Could You Live Car Free?

There’s no doubt about it. We’re addicted to our cars. I live in the semi-rural ‘burbs, where commuting is a chore. While it’s not impossible to live and work out here without a car, it can be tough to manage. Being car free isn’t a cakewalk.

On occasion, I need to pick up or drop off a review car in New York City. Thankfully, it’s easier to get to NYC from my place than it is to get to a random corporate marble and glass palace in suburbia.

In order to get to New York City without a car, I have to walk a mile and a half to the closest public transportation … a bus stop on the other side of the state highway. There, I can pick up a local bus that will (eventually) take me to the Princeton “Dinky” train station.

The Dinky is a cool little light rail train that runs between Princeton and Princeton Junction, which is on Amtrak’s Northeast Corridor. There is no direct commuter bus from my town to the Princeton Junction train station.

Once upon a time, our town had its own train station. The West Trenton passenger train line, with service linking to both New York City and Philadelphia, ran through here until it was abandoned by NJ Transit in 1983.

Freight trains still run on the line.

Over the years, there’s been much talk (and a bit of funding) devoted to the topic of restarting commuter service on the West Trenton train line. This would require the construction of a bunch of new train stations and the laying of a whole new set of tracks.

A huge effort like that seems a bit crazy in these times.

So the question comes to mind ….

Why can’t NJ Transit simply devote a pair of clean-burning Natural Gas Powered buses to provide direct commuter service between suburban centers (like this town) and the existing train stations?

This could be done rapidly, with minimal impact to both the environment and state budgets. It would reduce traffic congestion by removing hundreds of cars off the road during peak hours. It might even be able to pay for itself.

Come to think of it, the solution might be best left to the private sector …

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4 thoughts on “Could You Live Car Free?”

  1. I went to Japan this year and I saw for the first time a society where one could possibly live without a car. The public transit over there is excellent, clean, on time and very available, and for interurban travel they have a strong railway network that covers the country. However, I think that to copy them, we’d have to change radically the structure of our urban and suburban centers, because I think that’s what makes it possible for them to do that.

    Their streets are not wide at all, their houses are compact and the land they’re on is also small, this means that the population density is a lot higher. This means that buses don’t have to travel much distance to deserve the same number of people, thus making them a lot more profitable than here and it also means that you can actually walk to where you want to go! For a suburban kid like me who basically cannot avoid taking a care to get some milk, this was quite a revelation. The streets are narrow so it’s easy to cross them and the density means that stores and other facilities are much closer to home than here.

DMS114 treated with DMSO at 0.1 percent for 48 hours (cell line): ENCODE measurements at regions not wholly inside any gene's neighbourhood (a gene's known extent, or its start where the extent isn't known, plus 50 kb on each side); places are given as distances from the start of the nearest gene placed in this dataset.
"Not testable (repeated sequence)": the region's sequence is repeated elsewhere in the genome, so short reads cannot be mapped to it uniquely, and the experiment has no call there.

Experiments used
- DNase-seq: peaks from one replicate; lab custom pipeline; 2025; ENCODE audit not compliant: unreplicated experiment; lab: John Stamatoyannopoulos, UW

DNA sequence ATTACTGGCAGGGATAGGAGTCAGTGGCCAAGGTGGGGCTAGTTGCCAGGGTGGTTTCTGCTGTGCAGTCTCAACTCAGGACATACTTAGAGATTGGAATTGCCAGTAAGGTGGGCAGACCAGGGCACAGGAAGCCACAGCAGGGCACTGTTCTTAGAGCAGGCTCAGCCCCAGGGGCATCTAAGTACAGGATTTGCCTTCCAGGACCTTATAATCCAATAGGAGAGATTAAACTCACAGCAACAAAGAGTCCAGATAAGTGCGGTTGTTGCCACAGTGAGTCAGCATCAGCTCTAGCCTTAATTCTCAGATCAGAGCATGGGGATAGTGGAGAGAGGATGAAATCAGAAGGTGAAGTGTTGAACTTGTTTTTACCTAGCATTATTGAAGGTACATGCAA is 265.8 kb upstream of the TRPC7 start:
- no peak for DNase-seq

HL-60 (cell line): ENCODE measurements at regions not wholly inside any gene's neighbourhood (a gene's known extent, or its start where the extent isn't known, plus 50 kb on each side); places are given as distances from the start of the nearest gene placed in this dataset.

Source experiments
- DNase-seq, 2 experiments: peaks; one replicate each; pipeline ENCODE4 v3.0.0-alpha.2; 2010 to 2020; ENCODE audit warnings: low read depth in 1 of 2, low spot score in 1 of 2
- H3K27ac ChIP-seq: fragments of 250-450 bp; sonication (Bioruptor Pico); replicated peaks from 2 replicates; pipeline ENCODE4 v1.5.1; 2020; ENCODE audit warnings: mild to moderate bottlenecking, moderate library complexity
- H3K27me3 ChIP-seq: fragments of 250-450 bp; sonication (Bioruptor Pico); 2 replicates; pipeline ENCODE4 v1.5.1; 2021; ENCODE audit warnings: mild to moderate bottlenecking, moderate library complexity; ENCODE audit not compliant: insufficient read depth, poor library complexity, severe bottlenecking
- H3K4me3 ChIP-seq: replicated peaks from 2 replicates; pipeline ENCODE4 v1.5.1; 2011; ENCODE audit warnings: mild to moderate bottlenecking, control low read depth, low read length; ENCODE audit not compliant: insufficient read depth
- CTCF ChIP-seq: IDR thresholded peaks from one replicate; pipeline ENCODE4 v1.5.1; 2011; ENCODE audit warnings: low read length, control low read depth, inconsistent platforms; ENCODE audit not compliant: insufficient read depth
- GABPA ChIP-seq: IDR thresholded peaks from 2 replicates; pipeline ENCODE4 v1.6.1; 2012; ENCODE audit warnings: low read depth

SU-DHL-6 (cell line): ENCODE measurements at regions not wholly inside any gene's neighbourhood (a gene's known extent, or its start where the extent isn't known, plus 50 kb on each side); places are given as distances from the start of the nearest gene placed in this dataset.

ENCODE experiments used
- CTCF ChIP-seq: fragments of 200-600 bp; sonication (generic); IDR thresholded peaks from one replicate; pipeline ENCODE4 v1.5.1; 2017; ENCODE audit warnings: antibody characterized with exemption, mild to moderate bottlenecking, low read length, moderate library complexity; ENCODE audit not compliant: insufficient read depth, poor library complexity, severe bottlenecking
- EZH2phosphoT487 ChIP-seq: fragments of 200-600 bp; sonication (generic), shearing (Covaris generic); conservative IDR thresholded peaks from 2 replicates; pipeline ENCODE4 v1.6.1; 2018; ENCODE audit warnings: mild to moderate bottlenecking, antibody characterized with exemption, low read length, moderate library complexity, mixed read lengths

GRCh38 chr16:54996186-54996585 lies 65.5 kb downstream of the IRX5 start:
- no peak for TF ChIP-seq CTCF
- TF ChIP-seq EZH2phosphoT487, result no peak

I never realized how liberating it could be to be somewhere where, if you want to go anywhere, you can just say “I’ll WALK there” or just head out the door with minimal information about public transit and take it because they run in circles constantly instead of 1 bus every 30 minutes or hour that basically take people from point A (a suburb) to point B (a city center). You don’t have to worry that you just saw the bus pass you by, another one is coming in 5 to 15 minutes anyway. That’s just a more humane way to travel and it doesn’t isolate you like a car does. And no worries about parking space or scratching your car or anything like that. I miss that choice.

    Where I am, they have invested importantly to develop public transit for the suburbs, but the problem is that they have to keep subsidizing public transit massively because it just doesn’t pay itself despite prices not being that cheap. The private sector doesn’t want to touch it with a ten-foot pole, not enough money to be made.

    I think North American suburbs will have to die before public transit really takes off.

  2. I already live essentially car free. I am a college student and I live in a small town. I travel everywhere on bike including doing grocery shopping. If I need to go somewhere further than what I want to bike. I carpool with friends. To go home on breaks, I take Amtrak from Indiana to Pennsylvania.

  3. I am carfree during my daily work commute 9 miles RT by bike here in Columbus, OH. I’ve been biking (and taking a city bus in really bad weather) for the past 4 years now, and every year I increase my number of commute trips and miles. It’s refreshing to see that reducing my carbon footprint is possible. I like the biking because it doesn’t require waiting for a bus, and I get the exercise my doctor had been advising me to. I am ready to sell the cars except for the family Prius that we use to drive 15 miles each way to church and get groceries with.

  4. Living in Northern Alberta, there is no bus service.
    So, no, could not live car free.
    -40 in the winter – you try walking 27 km to get groceries….

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